Sales of home generators are on the rise, in part because of the severity of recent storms and worries over prolonged energy blackouts. These are valid concerns—but generators are a great way to safeguard yourself against risks. Choosing your home generator will depend largely on the amount of electricity you need to generate.
What Kind of Generator Should You Buy?
Portable VS. Standalone
You can buy a smaller, portable generator that runs on gas, diesel, or propane. The advantage of portable generators is they can be moved to the cabin, another home, or loaned out with ease. The disadvantage is that you trade mobility for capacity.
The stand alone generator can be the solution to generating electricity for the whole house during a power outage. Jack Lehr Heating, Cooling & Electric can install and service your stand alone generator. A stand alone is a permanent installation. Much like central air, stand alones are installed on concrete on the outside of your home or business.
Before you decide on the size, consider the need. Generators are sold according to the electrical capacity, which is measured in kilowatts.
- 5KW: Generators of this size are small generators, around the size of a small trash can. At the lower end of capacity scale, these generators will power only a few appliances, a few lights, your fridge and the furnace fan, for usually up to about 8 hours.
- 8KW: This mid-size generator is perfect for a smaller home with few inhabitants who are looking for the capacity to power two large rooms and necessary appliances.
- 10KW: At this size, the generator functions like an emergency back up power system, providing enough capacity for appliances plus two large rooms and the kitchen.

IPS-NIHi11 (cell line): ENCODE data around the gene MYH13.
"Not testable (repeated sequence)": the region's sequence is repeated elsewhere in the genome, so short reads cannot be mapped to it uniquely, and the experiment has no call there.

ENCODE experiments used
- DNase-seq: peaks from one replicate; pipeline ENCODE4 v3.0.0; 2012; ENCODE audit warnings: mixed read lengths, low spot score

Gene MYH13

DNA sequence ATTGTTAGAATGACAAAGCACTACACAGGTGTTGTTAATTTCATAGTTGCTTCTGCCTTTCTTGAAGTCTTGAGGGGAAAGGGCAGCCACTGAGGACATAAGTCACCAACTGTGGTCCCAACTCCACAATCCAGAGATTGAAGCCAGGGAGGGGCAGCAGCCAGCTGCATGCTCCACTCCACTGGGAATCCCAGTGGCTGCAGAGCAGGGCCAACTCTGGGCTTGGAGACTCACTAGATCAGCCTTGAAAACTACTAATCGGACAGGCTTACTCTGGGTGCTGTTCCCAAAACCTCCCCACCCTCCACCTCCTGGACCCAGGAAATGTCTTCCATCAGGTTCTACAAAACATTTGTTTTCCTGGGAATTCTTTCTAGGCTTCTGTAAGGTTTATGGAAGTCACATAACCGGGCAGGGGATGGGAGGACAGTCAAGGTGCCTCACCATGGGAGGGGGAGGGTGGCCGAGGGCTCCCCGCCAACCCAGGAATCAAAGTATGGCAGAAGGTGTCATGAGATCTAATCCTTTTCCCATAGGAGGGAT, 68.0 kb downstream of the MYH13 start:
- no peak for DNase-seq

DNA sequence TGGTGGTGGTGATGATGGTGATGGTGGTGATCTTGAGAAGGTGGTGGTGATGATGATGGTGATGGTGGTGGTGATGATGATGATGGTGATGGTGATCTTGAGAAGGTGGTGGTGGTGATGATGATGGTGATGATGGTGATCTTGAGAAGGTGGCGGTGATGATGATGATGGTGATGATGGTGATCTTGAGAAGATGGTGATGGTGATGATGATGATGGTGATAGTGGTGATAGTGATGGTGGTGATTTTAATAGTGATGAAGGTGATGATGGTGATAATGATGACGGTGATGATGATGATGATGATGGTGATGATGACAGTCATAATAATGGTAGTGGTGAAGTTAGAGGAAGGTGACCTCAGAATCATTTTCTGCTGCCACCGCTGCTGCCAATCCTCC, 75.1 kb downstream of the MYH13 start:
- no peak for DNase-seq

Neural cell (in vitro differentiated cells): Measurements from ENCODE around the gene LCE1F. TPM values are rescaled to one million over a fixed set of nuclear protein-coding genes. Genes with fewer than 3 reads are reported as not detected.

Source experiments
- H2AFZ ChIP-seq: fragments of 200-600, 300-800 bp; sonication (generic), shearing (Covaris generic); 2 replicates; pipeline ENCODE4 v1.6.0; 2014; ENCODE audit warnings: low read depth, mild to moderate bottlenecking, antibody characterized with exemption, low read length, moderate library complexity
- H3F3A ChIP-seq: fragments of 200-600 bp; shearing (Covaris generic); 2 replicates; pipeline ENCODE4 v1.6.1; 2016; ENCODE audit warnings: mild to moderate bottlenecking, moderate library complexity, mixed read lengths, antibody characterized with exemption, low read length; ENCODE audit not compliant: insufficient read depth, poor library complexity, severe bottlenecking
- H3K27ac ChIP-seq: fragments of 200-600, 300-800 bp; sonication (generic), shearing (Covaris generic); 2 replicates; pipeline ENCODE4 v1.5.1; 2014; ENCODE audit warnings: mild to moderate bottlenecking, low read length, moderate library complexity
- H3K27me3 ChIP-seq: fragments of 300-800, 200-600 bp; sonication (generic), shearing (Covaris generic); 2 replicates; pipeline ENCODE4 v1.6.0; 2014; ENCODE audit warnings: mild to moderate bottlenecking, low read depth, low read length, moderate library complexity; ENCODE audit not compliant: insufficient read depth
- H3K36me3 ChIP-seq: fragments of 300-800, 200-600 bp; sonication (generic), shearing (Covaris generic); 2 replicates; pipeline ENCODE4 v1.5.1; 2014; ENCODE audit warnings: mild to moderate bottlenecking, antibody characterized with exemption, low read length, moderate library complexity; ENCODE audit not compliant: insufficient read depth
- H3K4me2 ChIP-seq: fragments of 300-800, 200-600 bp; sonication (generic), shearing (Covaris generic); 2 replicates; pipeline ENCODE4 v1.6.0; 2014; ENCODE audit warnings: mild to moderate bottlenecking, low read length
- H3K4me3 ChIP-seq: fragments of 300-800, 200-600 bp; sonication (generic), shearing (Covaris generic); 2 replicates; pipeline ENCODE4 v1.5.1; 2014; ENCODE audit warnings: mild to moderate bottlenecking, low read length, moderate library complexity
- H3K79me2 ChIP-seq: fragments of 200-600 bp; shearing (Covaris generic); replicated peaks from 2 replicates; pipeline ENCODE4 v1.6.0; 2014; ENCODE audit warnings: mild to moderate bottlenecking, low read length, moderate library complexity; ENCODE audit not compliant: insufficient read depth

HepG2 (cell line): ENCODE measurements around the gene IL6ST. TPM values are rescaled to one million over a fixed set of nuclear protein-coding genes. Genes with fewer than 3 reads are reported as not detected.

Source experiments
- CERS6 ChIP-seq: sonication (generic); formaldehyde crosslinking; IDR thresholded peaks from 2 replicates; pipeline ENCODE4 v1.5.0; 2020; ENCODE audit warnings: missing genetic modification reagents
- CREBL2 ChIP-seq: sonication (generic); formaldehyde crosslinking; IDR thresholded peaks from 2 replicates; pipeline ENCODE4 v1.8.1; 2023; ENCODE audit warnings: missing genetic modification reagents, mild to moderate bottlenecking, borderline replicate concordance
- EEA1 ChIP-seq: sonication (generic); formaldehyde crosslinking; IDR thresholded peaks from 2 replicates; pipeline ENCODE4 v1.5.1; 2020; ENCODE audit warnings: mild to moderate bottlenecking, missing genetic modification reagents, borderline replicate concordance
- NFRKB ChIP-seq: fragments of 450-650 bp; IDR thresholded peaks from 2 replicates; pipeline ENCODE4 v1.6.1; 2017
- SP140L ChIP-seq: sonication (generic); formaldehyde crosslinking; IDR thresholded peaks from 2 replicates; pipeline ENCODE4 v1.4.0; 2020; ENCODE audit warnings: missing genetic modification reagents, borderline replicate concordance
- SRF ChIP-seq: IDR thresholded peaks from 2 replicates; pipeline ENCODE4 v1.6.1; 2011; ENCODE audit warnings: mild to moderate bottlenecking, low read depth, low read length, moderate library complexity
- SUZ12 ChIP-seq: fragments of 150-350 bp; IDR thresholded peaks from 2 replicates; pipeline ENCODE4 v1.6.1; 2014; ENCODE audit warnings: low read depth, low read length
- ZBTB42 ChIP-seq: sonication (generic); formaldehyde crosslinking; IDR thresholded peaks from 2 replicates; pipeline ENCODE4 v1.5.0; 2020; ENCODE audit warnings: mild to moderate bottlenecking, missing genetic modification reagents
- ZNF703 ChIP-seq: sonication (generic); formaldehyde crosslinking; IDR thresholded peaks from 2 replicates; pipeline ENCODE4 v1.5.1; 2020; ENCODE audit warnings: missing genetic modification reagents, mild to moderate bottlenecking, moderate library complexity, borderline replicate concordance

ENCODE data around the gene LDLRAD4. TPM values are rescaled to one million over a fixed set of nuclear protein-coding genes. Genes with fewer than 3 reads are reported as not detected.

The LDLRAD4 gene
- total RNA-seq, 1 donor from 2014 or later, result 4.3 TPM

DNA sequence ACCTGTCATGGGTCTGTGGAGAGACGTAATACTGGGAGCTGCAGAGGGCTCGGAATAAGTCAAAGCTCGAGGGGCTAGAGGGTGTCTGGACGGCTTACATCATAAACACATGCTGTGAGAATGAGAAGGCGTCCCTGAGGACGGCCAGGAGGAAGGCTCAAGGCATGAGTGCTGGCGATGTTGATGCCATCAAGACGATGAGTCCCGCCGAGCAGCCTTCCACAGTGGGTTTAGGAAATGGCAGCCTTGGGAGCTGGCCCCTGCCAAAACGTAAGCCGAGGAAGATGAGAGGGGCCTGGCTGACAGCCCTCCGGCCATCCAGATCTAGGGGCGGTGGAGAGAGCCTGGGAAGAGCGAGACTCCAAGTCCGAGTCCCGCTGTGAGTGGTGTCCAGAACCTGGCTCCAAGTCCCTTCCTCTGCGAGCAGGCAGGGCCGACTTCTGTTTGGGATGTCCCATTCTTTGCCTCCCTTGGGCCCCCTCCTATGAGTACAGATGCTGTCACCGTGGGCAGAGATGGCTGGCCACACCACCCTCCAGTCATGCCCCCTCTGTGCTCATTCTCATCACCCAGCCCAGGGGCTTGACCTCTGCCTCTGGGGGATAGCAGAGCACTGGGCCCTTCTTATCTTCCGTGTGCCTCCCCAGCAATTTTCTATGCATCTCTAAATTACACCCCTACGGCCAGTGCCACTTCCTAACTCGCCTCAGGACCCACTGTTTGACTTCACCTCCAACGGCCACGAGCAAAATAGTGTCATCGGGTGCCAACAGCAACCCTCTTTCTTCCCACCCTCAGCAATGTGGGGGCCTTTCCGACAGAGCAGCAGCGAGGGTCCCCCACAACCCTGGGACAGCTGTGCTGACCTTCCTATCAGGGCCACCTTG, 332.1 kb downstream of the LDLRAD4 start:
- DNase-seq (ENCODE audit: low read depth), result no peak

- 25KW: A large, stand alone generator can keep your home comfortable for quite a few days, including running the air conditioner.
- 30KW: At this capacity, it is really a small power plant that can power up a medium size to large home or your business.
Ease of Use
If you have limited mobility or are nervous about running a generator, then your best option is an emergency stand alone generator because it is wired to your home or business. It turns on when the power goes out even if you are not home, so you don’t have to turn it on.
When your home or business already has natural gas lines, then a stand alone generator can be connected to existing lines, so there are no gas tanks to manage.
Finally, when you have important equipment like life support or sensitive electronics that can not be disrupted, a stand alone is more reliable. However, you will also need to install an uninterruptible power supply (UPS), which is a battery that covers the 15-20 second delay between the time when the power goes out and the generator kicks in.